Muddy hearts Harry's

A review by Muddy Stilettos Devon editor, Sharon Ryan.

If Mr Muddy could’ve dreamt up his ideal nosh destination, it would be this Exeter institution.


I can’t believe I’d never eaten at Exeter’s Harry’s until recently. It has one of those names that sounds as though it’s been around forever (and in fact it has, in restaurant terms, 25 years!), and so I felt as though I must have visited at some point. But nope, turns out this one has escaped my gluttonous tendencies for far too long. With no prior experience, I wanted Harry’s to be the image that I’d built it up to be. Just the name sounds as though it should be one of those vibrant, noisy, neighbourhood spots where you go for the familiarity. Super-happy then, to report that it delivered!

The Lowdown

This buzzy restaurant has been run by the Pounds family since it opened in 1993. Today, its chef proprietor is Samantha and her four daughters all have roles in the business. It’s an all-day casual dining kind of place, where breakfast blends into brunch and long lunches eventually become atmospheric dinners. It’s a place to come for conversation and cocktails, too, although the food, billed as simple, honest and seasonal is the star.

Busy, super relaxed with a cheerful vibe about the place. Think high ceilings, rustic wooden tables, a bit like what gastro pubs aspire to be, yet many fail at.

The Location

Just down the road from John Lewis on Longbrook Street, you’ll spot the iconic Harry’s, housed in such a cool red-brick gothic-style building with, I later learned, an equally quirky history worth celebrating. It was built in 1883 for an English architect and sculptor called Harry Hems. His business? Ecclesiastical sculpture and church fittings and his workshop was called ‘Ye Luckie Horseshoe Studio’, after finding a horseshoe when he arrived in Exeter by train in 1866. You can still spot the horseshoe above the main entrance (before the cocktails get the better of you). So hence the name Harry’s and the reason why the restaurant still holds the annual Harry Hems Night (paying tribute to a man who gave lots to charity in his time).

The Vibe

Busy, super relaxed with a cheerful vibe about the place. Think high ceilings, rustic wooden tables, a bit like what gastro pubs aspire to be, yet many fail at. Me and Mr Muddy visited on a particularly grim Friday night, so the place looked extra twinkly and inviting from the driving rain outside. Although we’d chosen to eat early, the place was already busy, with a steady stream of people heading out back where there’s a private dining space (a group booking, presumably) suggesting that Harry’s knows how to handle parties, which is a good job, being a University city. I reckon this is a super-popular spot for multi-generational get-togethers since there’s something on the menu for all tastes.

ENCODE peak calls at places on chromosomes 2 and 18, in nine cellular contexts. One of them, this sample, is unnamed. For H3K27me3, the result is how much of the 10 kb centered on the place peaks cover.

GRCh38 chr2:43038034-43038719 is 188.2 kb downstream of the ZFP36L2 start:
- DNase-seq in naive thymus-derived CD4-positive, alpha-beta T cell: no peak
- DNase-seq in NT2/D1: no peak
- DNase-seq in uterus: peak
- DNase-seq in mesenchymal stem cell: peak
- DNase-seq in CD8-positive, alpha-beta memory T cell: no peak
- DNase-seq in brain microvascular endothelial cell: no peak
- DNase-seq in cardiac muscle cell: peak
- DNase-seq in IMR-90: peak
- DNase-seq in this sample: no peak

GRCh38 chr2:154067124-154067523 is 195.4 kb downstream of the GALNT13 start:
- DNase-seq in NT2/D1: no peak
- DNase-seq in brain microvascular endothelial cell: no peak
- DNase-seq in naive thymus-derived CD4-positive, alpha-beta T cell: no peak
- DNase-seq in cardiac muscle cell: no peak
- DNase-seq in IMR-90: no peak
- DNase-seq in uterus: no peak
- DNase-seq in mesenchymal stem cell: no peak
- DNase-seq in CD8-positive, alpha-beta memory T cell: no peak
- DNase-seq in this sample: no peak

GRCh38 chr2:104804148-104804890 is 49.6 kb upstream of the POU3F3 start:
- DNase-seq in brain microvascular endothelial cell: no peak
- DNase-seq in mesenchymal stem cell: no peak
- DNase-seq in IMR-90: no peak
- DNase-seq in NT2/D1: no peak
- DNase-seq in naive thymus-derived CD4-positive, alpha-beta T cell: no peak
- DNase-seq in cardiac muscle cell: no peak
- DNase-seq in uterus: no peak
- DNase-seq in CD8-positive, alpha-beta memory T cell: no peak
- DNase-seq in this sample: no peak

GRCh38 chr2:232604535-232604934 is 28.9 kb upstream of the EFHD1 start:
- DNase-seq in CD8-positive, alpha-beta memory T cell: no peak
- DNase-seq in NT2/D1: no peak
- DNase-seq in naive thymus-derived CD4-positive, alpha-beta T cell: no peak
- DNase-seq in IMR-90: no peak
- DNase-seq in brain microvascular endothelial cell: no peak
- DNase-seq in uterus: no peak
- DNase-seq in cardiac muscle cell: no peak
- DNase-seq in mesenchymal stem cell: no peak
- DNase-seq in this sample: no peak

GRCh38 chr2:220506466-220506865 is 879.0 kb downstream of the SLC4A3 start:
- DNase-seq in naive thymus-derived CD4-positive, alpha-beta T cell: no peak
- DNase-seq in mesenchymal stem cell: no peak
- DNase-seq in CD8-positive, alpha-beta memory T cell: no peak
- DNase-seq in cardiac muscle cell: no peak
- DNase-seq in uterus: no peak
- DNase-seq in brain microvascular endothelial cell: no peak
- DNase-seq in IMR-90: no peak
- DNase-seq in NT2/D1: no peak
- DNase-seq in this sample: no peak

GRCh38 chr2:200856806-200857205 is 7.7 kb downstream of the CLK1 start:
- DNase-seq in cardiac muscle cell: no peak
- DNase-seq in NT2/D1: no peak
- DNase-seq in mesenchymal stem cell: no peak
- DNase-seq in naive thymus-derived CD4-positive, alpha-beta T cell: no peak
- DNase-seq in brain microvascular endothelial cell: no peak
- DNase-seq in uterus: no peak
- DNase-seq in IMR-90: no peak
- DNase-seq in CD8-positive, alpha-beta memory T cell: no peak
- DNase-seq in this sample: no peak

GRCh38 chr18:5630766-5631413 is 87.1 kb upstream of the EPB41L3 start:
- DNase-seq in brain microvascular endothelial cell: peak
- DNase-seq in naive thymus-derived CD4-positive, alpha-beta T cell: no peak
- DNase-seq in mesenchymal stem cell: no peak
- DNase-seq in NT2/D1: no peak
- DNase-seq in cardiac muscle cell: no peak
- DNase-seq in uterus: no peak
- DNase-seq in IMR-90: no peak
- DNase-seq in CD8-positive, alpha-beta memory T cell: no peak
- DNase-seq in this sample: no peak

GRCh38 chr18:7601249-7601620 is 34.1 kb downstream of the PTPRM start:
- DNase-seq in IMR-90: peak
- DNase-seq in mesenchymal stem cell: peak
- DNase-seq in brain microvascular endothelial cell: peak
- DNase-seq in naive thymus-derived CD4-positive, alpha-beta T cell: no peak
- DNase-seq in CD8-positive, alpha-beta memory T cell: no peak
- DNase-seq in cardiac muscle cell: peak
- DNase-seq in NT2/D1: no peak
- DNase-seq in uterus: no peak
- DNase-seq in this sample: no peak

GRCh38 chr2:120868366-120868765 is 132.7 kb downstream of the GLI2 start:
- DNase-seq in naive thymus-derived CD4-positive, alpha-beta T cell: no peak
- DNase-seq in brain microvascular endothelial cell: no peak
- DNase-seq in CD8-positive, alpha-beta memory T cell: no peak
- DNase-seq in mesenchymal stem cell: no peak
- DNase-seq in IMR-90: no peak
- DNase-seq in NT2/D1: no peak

Scoff / Quaff

There’s no denying that meat plays a big role in the menu, but it’s a huge offering (over 75 dishes), plus a specials board to peruse. The team have spent years nurturing relationships with local producers and suppliers and the menu’s definitely reflect that. It took me ages to decide what to have since it all sounded so naughty and tempting. Choose from a steak & grill section, salads, a burger menu and a mexican offering, as well as some classic main dishes, like Hog & Mac and Devon Crab Linguine. I also loved that the extensive drinks list included wine descriptions that tell you what dishes each bottle works best with. Helps alleviate some of the decision-making, at least.

Eventually, Mr Muddy went for slow cooked BBQ pork ribs which, happily, kept him content. I opted for pappardelle with pulled pork and pink peppercorns. Rich, comforting and exactly what the night required. Worth saying that, regardless of how busy it was, we felt unhurried and able to take our time devouring our selection, which is always nice.

Pudding was from another planet and that was without ordering the ‘Harry’s Heart Attack’. We were so full that we had to share (not the norm, here), so that we could try the legendary Harry’s skillet pan cookie, which is basically a warm, doughy cookie baked in a pan, topped with nutella, hazelnuts and ice cream. Good God – if you’ve a sweet tooth you’ll really want to save room for pud. LOVED. IT.

Really, really enjoyed the Harry’s experience. 25 years in the business? This one’s definitely sticking around.

Kid Friendly

Absolutely. The sheer selection and variety of easy dishes, from nacho’s to burgers will be like catnip for kids and that’s before they reach the pudding part. The service is really well geared towards families, too.


Good for: family get-togethers, catch-ups with mates and those who love big portions, meaty classics and the sweet stuff!

Not for: Couples, perhaps, wanting somewhere more intimate and hushed to whisper declarations of love might struggle here. I’d save serious conversation for somewhere else, maybe.

££: Considering the generous portion sizes, really reasonable. Starters run from £5, burgers between £10 – £15 and other mains are largely between £14 – £15. At the other end of the scale, a chateaubriand for two people is £52.